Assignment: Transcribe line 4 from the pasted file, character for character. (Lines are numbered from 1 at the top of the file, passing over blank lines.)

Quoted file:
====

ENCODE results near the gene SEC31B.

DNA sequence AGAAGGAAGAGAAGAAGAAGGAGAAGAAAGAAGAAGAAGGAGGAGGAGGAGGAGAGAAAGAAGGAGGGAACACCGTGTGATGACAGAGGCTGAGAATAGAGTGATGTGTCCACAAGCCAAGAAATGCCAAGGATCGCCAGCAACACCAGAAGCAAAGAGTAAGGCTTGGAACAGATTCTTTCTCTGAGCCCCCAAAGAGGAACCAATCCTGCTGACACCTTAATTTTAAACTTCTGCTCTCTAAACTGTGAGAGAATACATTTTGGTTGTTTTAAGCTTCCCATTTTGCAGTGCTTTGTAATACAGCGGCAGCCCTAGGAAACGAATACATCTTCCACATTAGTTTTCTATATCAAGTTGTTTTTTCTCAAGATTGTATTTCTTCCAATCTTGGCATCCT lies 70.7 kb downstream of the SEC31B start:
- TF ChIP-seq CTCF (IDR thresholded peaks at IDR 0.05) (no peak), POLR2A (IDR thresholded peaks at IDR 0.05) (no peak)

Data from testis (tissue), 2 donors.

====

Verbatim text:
Data from testis (tissue), 2 donors.